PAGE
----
Rapid Radio-Receive Tilt Plus Forward/Backward Control

The radio_tilt_bot_fb_only receiver script has statements added that will make the cyber:bot roll forward and backward based on the y-axis tilt measurement from the transmitter.  
For best results, the receiver script should repeat at top speed, so all print and sleep statements have been removed.  

Example script: Rapid Radio-Receive Tilt Plus Forward/Backward Control

  • Use the Load/Save button to add the cyberbot module to your project. If you don’t remember how to do this, see the Add modules to your micro:bit page.
  • Set the receiver cyber:bot board PWR switch to 1.
  • If you are in a classroom, adjust the channel= in the script to your assigned channel.
  • Enter, save, and flash radio_tilt_bot_fb_only into the micro:bit that’s in the receiver cyber:bot.  
# radio_tilt_bot_fb_only

from cyberbot import *
import radio

radio.config(channel=7, queue=1, length=64)


while True:

    packet = radio.receive()

    if packet:

        dictionary = eval(packet)

        x = dictionary.get('x')
        y = dictionary.get('y')
        needle = dictionary.get('needle')

        fb = y / 10

        vL = fb
        vR = -fb

  • Tilt the micro:bit transmitter and verify that the receiver cyber:bot displays a copy of the needle.  This “micro:bit transmitter” will also be called the “tilt micro:bit”.
  • Hold the micro:bit tilt transmitter level, with the LEDs upward and the USB connector pointing toward you.  (At this point, there is nothing to tell you that you are holding it level, the needle will still point in some direction.  The holding level feature is coming soon.)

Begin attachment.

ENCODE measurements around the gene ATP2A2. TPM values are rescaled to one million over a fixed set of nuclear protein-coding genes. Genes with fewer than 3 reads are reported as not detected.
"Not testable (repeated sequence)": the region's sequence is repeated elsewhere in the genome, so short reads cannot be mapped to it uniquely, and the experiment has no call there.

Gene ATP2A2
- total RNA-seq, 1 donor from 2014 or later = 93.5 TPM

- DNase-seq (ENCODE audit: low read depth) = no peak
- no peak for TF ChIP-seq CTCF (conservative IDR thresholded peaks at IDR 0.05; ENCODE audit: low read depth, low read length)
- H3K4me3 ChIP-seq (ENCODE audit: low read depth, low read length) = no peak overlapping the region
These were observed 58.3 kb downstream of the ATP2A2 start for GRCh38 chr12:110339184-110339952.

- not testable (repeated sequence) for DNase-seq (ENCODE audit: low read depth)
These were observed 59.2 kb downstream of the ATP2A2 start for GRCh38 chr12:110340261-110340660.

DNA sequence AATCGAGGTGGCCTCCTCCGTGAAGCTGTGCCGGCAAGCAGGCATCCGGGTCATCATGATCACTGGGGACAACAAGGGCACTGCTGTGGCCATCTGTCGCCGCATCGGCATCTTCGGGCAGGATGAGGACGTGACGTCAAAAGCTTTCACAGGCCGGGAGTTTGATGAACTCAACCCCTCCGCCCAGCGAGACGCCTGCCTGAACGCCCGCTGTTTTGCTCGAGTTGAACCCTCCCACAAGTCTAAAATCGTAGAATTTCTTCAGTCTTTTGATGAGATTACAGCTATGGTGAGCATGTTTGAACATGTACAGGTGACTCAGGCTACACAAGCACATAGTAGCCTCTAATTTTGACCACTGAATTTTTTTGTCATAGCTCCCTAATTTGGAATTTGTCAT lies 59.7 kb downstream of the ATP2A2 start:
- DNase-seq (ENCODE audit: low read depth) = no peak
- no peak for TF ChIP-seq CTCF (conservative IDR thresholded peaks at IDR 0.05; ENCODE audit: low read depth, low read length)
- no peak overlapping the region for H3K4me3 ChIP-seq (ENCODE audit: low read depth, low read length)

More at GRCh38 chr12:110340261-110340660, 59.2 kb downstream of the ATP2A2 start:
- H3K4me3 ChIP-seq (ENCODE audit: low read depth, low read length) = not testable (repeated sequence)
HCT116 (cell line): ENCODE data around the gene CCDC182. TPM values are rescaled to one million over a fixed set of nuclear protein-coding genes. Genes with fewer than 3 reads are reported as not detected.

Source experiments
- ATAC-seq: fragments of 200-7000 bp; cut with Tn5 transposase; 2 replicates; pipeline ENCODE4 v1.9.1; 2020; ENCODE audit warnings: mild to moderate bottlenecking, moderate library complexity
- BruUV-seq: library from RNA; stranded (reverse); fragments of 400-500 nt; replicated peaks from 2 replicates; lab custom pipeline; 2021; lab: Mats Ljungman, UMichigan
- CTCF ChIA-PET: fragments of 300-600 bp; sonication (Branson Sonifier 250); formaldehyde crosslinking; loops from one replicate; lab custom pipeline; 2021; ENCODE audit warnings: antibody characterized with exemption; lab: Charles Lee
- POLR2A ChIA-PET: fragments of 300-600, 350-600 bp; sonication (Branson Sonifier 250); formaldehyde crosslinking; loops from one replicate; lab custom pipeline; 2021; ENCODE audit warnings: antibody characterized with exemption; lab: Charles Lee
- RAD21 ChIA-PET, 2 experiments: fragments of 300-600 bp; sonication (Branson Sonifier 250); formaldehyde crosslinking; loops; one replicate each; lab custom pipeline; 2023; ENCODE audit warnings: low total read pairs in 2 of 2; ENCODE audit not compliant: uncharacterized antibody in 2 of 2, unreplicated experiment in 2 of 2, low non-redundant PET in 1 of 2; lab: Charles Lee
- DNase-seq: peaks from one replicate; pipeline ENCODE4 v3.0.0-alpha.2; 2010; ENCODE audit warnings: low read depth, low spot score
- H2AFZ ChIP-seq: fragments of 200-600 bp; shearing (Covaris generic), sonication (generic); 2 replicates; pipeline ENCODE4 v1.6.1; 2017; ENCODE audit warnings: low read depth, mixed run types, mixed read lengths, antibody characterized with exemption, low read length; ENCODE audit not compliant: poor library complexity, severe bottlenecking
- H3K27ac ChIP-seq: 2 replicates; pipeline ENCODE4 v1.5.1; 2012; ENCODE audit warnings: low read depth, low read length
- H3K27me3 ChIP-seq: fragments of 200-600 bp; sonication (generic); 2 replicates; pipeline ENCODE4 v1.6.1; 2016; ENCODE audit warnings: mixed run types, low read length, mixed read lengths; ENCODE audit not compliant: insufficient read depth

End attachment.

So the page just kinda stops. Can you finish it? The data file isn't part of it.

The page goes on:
• Set the cyber:bot board PWR switch to 2.
  • Tilt the micro:bit transmitter slightly away from you, and verify that the cyber:bot rolls forward.
  • Tilt the micro:bit transmitter slightly toward you, and verify that the cyber:bot rolls backward.
  • Set the PWR switch back to 1.

How It Works

The radio_tilt_bot_fb_only script is also almost identical to radio_tilt_receive_test from the previous activity.  One difference is that the sleep(500) was not reduced to 50; it was completely removed.  Without the sleep, the receiver script will recheck for radio data at top speed.  The only thing limiting the responsiveness is that the transmitter has 50 ms sleep calls, so it’s only transmitting every 20 ms or so.

Some statements were also added to the if… block after the x, y, and needle variables are unpacked.  

First fb = y / 10 takes the y tilt value that could hold a value in the -1024 to 1024 range and scales it down to -102 to 102, which is a perfect range for servo control.  The fb variable name is shorthand for forward/backward.  

        fb = y / 10

Next variables for velocity-left (vL) and velocity-right (vR) are set with the value stored in fb.  Let’s say you tilt the micro:bit away from you and that the fb value might be around 50.   To make the cyber:bot roll forward, vL can be 50, but vR has to be -50 to make the right wheel turn the opposite direction.  That’s why vR = -fb.

        vL = fb
        vR = -fb

Now that the vL and vR variables store equal and opposite values based on your y-axis tilt, they can be used to set the left (P18) and right (P19) servo speeds.